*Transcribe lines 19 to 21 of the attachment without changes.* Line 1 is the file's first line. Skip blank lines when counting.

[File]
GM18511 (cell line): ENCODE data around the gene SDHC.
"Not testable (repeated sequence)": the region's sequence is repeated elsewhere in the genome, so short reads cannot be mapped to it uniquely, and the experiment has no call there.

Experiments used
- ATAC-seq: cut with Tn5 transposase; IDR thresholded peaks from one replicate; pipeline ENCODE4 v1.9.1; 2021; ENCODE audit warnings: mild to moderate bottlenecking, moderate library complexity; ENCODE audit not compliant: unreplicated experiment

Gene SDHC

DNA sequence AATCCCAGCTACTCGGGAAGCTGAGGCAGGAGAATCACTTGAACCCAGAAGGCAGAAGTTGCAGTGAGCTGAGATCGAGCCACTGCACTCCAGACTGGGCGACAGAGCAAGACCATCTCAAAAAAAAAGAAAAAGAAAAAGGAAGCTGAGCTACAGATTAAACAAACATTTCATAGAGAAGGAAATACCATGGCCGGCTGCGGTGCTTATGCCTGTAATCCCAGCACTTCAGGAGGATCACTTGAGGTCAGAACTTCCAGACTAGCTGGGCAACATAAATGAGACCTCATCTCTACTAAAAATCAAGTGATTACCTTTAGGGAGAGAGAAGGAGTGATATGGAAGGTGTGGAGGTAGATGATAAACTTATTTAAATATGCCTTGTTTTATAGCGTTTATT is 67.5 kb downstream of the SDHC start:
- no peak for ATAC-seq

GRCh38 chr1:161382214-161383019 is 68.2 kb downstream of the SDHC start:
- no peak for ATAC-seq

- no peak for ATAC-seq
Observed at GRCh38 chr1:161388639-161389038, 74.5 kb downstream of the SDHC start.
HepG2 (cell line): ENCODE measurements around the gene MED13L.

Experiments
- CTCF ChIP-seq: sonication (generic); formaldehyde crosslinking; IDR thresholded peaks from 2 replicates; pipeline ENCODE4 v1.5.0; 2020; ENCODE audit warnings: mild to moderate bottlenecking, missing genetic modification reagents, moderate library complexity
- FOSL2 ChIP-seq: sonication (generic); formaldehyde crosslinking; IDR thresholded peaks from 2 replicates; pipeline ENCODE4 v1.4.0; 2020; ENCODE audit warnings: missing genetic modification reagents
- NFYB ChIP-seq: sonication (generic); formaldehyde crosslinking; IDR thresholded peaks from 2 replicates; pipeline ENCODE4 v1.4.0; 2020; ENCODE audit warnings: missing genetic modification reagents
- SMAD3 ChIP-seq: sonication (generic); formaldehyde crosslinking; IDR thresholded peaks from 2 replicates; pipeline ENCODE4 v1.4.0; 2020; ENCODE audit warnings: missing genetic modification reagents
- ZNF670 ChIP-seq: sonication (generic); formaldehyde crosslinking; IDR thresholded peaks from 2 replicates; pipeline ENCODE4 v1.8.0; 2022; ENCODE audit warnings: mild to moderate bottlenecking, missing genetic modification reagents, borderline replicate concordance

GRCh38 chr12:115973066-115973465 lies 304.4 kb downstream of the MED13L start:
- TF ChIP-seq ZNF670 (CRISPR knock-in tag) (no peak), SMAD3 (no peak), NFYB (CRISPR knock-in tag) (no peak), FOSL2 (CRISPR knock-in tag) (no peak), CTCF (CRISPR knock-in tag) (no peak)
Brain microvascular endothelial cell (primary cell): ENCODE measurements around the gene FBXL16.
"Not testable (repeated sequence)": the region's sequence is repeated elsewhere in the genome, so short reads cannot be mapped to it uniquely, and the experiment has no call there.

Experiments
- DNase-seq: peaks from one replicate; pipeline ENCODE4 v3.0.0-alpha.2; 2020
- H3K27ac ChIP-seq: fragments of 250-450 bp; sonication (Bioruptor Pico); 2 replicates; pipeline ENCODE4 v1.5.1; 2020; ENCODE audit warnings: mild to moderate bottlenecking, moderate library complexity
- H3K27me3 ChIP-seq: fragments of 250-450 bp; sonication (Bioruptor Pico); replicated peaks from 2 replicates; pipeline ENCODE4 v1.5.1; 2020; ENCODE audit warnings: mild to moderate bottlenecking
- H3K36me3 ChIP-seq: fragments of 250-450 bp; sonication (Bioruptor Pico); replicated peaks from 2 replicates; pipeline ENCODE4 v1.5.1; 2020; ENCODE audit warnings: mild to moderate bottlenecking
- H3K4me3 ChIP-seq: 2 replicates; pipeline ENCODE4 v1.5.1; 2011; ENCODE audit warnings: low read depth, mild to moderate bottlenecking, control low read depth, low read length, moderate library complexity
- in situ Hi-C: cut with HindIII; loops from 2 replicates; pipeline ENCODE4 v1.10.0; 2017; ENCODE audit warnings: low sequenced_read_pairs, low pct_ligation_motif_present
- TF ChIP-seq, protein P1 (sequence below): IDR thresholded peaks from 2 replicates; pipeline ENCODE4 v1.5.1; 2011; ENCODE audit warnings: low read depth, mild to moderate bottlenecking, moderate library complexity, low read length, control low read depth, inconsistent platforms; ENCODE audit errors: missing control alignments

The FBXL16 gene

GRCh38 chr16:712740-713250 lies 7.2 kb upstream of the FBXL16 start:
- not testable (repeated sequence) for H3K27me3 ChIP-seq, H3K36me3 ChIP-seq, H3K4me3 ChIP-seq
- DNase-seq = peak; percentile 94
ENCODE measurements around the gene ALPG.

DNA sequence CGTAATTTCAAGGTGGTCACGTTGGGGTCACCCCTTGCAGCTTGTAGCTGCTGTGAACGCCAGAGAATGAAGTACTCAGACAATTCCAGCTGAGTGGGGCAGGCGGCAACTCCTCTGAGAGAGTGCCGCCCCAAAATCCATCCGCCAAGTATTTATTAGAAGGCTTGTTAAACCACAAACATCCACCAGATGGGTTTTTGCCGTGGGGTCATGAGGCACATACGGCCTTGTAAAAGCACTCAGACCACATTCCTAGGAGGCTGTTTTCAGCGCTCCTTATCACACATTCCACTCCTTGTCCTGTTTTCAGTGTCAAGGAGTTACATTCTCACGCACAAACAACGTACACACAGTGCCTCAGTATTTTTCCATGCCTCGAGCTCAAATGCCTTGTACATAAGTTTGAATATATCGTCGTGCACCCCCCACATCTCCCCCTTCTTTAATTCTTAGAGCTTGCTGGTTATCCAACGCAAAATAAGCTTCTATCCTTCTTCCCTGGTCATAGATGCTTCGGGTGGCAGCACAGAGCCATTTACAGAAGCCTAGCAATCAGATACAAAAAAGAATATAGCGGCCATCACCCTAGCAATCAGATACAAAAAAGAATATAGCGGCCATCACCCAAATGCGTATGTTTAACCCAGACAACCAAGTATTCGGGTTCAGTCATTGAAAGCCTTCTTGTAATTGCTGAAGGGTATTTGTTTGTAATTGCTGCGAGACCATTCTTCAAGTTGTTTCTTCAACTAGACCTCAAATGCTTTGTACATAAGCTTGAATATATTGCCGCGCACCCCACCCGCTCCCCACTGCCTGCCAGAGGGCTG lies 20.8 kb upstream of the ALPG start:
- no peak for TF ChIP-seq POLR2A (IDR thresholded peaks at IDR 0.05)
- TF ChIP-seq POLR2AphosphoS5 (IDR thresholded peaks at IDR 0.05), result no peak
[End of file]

GRCh38 chr12:115973066-115973465 lies 304.4 kb downstream of the MED13L start:
- TF ChIP-seq ZNF670 (CRISPR knock-in tag) (no peak), SMAD3 (no peak), NFYB (CRISPR knock-in tag) (no peak), FOSL2 (CRISPR knock-in tag) (no peak), CTCF (CRISPR knock-in tag) (no peak)
Brain microvascular endothelial cell (primary cell): ENCODE measurements around the gene FBXL16.